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The Battle for My Face
article by Kat Miller
“I’ve observed the season of Lent for years,” Kristyn Ritner shares, Ecclesian and wife of lead pastor Jon. “But I admit I usually use ‘giving up’ something as an opportunity to lose weight.” But in March of 2019, it spiritually and physically shifted for her.
With the discipleship group of women that she leads, she went to an Ash Wednesday service where the title of the sermon that night was “Keeping up Appearances”. During the service, she started praying about what to give up for Lent.
“I thought, maybe I’ll give up bread,” Kristyn says. “And in my spirit, I felt God speak: ‘This is all about you. Do you really want to give something up? I want you to give up makeup for Me.’” And Kristyn thought, that is insane. No. That’s not happening.
But as the service went on, Kristyn found herself resonating with the passage on Matthew 6, as it described Jesus criticizing the religious people who would use fasting to make it about themselves and not about God. In her mind, it brought into question the why behind observing Lent, leading up to Easter.
After the service, Kristyn floated the idea by her discipleship group. “These younger women were all so supportive and telling me ‘You can do this!’ It was super encouraging even though I was still thinking Nooo!” Kristyn laughs.
While her husband and close friends were supportive, her two children were nervous about the idea. Their anxiety solidified Kristyn’s decision. “I wanted to model for my teenage daughter that she is not defined by how she looks,” Kristyn emphasizes. A struggle Kristyn knows well.
“People are never saying to me, you’re so insightful and wise,” Kristyn reveals. “Instead, it’s things like, I like your hair, I like your makeup. But I constantly don’t feel pretty enough. I want to know that someone wants to talk to me, not because of the way I look, but for something deeper in me. And God revealed I won’t know if that’s true unless I eliminate that aspect for a while.”
So, as Kristyn prepared to go makeup-free for 40 days, she decided to deliberately not mention it during Lent. “If I explain it, it makes it acceptable in a way,” Kristyn explains. “That was part of my quest in this. I wanted to be able to interact with people and not apologize for it.” But her fear was that she would spend the next several weeks fielding questions and comments like: Are you ok? You look tired. Are you sick?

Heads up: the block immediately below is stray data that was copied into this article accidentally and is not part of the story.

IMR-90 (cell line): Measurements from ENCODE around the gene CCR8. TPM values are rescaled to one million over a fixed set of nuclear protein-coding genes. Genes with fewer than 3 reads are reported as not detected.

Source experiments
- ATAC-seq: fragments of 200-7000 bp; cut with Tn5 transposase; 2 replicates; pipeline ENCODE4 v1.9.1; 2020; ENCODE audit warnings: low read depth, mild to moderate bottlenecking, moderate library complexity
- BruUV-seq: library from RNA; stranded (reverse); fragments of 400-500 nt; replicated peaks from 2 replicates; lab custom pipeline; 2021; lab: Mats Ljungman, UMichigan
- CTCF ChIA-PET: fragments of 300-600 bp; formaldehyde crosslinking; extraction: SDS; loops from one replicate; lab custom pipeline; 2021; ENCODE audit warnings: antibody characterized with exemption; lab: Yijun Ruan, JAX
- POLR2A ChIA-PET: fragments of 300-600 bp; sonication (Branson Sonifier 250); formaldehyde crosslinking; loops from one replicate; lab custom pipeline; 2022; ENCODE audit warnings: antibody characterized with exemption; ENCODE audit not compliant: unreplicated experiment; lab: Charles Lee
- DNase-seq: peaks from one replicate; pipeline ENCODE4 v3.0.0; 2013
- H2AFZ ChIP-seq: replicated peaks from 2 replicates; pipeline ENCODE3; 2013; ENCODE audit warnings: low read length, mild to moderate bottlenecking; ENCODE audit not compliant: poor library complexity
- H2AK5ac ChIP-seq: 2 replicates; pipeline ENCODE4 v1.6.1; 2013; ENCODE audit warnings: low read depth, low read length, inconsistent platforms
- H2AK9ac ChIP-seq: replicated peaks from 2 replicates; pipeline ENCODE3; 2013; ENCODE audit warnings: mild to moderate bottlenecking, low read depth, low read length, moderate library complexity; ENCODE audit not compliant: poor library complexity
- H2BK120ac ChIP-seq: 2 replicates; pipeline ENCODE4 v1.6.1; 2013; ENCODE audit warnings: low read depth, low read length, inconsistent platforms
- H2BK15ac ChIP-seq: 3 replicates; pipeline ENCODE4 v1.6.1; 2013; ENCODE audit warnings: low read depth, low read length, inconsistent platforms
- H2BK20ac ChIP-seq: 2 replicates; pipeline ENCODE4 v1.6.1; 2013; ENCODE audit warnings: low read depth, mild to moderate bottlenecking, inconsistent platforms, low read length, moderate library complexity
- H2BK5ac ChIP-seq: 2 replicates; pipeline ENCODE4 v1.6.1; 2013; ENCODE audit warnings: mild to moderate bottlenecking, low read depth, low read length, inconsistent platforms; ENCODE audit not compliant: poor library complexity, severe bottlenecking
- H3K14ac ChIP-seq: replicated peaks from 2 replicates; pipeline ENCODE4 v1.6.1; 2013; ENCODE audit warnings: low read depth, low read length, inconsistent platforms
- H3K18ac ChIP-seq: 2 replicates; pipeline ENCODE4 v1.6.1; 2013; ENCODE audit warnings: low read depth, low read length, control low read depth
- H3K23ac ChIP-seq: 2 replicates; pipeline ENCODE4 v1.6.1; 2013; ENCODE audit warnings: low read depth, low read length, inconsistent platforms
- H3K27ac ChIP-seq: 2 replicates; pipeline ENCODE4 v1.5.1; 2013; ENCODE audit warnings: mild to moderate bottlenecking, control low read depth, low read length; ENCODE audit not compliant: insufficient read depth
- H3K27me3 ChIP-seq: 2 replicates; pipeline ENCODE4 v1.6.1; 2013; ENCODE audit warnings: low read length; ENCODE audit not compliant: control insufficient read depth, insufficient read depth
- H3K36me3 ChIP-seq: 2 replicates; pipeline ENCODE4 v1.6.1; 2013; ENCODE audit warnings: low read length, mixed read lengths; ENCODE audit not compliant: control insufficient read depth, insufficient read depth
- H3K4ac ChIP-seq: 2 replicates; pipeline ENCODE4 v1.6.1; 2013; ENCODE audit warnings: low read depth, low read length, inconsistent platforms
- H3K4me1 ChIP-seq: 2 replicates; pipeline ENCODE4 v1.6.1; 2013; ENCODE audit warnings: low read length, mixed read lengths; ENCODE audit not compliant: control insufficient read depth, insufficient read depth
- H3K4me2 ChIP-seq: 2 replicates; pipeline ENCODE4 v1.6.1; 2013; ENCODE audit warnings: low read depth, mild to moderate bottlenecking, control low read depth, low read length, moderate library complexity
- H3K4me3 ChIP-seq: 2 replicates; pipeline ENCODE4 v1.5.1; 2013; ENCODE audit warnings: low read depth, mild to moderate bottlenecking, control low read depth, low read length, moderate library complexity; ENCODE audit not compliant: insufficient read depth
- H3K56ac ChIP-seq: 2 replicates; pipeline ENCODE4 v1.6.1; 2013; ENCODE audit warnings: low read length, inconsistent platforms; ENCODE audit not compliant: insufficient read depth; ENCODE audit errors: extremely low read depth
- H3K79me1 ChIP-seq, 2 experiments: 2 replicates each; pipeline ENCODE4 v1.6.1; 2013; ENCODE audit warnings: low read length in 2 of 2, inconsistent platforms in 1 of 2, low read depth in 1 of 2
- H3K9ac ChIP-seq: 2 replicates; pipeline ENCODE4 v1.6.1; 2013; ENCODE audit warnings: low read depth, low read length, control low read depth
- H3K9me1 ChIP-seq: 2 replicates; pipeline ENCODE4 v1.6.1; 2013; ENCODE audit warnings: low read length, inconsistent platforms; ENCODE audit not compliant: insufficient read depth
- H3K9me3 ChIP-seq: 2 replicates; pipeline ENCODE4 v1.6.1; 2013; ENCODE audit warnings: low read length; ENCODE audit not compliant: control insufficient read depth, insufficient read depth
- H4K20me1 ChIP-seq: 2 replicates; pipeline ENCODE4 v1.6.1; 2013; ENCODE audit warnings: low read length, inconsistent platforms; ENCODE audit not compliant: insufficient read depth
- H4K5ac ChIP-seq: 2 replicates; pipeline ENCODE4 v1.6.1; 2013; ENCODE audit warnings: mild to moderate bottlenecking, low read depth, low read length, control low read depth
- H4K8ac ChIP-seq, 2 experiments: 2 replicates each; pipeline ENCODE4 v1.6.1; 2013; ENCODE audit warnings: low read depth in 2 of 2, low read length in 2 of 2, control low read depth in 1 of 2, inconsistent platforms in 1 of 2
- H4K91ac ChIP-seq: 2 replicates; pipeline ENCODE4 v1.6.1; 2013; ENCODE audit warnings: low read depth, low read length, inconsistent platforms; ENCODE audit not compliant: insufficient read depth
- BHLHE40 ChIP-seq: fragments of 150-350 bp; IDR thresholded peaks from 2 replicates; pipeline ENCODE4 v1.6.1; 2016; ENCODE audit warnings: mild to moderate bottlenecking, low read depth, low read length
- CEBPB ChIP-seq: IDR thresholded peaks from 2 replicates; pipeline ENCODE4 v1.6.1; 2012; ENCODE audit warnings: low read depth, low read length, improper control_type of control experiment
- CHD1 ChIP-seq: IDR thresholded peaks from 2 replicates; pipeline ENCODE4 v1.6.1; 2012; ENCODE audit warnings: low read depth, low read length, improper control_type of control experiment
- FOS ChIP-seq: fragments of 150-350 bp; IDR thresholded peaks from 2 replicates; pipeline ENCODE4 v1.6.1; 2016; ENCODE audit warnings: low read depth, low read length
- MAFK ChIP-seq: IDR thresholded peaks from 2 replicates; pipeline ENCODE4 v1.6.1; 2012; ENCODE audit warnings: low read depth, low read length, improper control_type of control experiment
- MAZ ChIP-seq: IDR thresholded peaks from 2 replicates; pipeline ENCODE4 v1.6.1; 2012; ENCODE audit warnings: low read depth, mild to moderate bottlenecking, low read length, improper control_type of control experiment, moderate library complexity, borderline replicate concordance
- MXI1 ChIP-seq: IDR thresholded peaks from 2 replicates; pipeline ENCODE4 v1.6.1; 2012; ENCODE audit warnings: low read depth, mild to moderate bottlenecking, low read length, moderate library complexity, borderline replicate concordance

And so, on the first day of Lent she abandoned her usual makeup routine of highlighter, full foundation powder, contouring, blush, eyebrow filler, eyeshadow, eyeliner, mascara, and lipstick and instead put on a little bit of a tinted BB Cream lotion.
The second day of Lent she got the worst cold sore she’s had in twenty years. “I thought, God hates me!” Kristyn laughs, “They’re hard to cover up even with makeup!” But a friend reached out to her, encouraging her through the emotional struggle.
A few weeks later, she went to a nice dinner and a concert with another friend. “That was hard,” she admits, “but I was thankful the venue was dark, and no one could see me. Then I realized, I will go through all the effort of putting on makeup and not even like the way I look in my photos. So what is the point? Who am I trying to impress here?”
As the weeks went on, and school pickups and yoga classes were usually done sans makeup anyway, she discovered Church was the hardest for her. “At church I always look nice so I thought if I can’t do this here, then we have a problem,” she confesses.
Then, the fourth Sunday into Lent, she experienced a breakthrough. “I caught myself in a moment in the church lobby where I realized I was feeling fully myself.” Kristyn shares. “I was engaging with people as if I had a full face of makeup on. Before that, I felt very insecure, not being as bubbly so as not to draw attention to myself. But in that moment, it all went away; I was fully me.”
Through the process of observing Lent, she became a changed person. “I am not my makeup,” Kristyn declares. “I learned I wasted a lot of time before. My friends couldn’t tell the difference.” Not one person- friend or stranger- asked if she was sick or tired during Lent.
Going through the process helped her trust God more. “The more I lean into these crazy God promptings, the more I trust Him,” she says. “Like, Wow, You really do have my best interest. When You tell me to give up something, it’s because You’re calling me to freedom. I now feel good in my skin.”
It’s come at a crucial time in her life as she turned 40 this spring. “I’ve found less is more,” she explains. “It’s ushered me into aging; I feel cleaner without heavy makeup on. Our culture talks a lot about puberty and that life change, but no one talks about the change of getting older.”
In the past few months since Lent has ended, she has shifted her makeup routine. “I wear less makeup now. I’ve gained so much time, it’s freeing!” she smiles. “I used to run the mental gymnastics of I can’t go out because I don’t have time to put on a full face of makeup. Now I just go to the event!”